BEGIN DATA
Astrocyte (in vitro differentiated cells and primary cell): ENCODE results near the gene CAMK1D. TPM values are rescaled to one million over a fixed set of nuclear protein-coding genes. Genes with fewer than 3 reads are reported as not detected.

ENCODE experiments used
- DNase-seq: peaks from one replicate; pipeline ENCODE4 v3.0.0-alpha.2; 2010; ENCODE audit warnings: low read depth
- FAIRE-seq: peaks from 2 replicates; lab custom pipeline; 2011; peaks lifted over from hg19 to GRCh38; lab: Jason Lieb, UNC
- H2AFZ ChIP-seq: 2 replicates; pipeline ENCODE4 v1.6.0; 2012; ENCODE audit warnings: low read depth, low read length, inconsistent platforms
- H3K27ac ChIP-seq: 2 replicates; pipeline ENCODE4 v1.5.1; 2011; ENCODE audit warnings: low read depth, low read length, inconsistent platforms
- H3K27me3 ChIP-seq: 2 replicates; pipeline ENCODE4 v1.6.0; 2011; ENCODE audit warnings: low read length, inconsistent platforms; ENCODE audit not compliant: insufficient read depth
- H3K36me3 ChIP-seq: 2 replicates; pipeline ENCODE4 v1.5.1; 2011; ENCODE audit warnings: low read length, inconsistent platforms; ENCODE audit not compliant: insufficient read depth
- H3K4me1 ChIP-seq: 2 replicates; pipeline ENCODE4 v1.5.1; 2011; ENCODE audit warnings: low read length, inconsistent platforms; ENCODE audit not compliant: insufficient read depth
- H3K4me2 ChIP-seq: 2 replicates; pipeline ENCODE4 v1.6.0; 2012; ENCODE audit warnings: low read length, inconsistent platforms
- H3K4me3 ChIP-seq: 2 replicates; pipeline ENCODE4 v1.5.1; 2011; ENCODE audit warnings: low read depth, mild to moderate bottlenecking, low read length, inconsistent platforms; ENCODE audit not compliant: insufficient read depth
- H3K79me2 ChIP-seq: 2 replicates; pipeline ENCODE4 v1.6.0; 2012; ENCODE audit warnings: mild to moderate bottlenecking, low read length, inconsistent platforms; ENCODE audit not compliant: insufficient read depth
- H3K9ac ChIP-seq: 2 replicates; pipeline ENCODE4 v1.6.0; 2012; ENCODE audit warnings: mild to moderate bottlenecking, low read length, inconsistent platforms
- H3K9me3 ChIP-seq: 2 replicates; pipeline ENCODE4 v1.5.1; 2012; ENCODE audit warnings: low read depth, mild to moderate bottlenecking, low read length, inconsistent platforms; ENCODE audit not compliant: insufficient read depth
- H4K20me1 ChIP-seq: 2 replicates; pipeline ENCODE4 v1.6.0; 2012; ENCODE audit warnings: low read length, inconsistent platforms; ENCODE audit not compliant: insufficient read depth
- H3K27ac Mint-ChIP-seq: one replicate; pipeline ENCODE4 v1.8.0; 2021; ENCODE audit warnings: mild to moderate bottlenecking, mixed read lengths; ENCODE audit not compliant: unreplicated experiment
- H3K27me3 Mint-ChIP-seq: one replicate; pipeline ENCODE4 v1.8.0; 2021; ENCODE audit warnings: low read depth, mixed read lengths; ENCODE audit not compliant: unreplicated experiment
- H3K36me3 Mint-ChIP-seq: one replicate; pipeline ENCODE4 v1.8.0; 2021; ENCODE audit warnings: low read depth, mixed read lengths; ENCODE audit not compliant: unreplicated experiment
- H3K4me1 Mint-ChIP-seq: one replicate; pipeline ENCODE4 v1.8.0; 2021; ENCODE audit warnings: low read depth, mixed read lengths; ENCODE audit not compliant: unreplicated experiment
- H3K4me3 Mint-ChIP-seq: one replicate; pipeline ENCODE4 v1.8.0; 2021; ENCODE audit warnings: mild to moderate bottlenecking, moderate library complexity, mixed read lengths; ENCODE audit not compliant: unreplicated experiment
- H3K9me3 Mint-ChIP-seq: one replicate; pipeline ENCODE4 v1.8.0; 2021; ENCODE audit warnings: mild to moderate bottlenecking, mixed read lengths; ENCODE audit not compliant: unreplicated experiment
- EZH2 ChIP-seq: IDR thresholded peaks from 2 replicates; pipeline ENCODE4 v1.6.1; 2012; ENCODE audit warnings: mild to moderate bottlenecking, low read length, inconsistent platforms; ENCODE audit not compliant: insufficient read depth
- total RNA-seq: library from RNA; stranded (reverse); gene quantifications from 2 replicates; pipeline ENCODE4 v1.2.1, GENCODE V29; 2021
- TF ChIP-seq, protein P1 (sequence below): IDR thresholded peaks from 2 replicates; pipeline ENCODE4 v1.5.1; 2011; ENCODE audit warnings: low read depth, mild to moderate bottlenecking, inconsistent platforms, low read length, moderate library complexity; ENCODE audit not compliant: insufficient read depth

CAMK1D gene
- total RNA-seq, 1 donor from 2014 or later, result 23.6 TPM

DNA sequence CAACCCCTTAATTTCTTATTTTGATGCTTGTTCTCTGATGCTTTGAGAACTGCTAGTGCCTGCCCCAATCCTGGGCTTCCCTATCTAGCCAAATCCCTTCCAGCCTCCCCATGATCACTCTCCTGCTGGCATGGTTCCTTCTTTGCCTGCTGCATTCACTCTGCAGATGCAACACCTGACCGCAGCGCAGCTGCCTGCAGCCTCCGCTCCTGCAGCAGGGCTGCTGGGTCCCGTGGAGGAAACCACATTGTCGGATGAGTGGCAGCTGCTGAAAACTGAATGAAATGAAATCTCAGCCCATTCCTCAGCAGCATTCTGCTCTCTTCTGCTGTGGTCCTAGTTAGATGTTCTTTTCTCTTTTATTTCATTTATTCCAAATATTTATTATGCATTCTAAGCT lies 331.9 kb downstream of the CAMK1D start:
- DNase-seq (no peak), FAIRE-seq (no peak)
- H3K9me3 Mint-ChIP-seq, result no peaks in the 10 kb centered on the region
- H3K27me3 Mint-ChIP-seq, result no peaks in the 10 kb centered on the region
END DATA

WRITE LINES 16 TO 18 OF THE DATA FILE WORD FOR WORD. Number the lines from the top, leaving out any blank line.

- H3K27ac Mint-ChIP-seq: one replicate; pipeline ENCODE4 v1.8.0; 2021; ENCODE audit warnings: mild to moderate bottlenecking, mixed read lengths; ENCODE audit not compliant: unreplicated experiment
- H3K27me3 Mint-ChIP-seq: one replicate; pipeline ENCODE4 v1.8.0; 2021; ENCODE audit warnings: low read depth, mixed read lengths; ENCODE audit not compliant: unreplicated experiment
- H3K36me3 Mint-ChIP-seq: one replicate; pipeline ENCODE4 v1.8.0; 2021; ENCODE audit warnings: low read depth, mixed read lengths; ENCODE audit not compliant: unreplicated experiment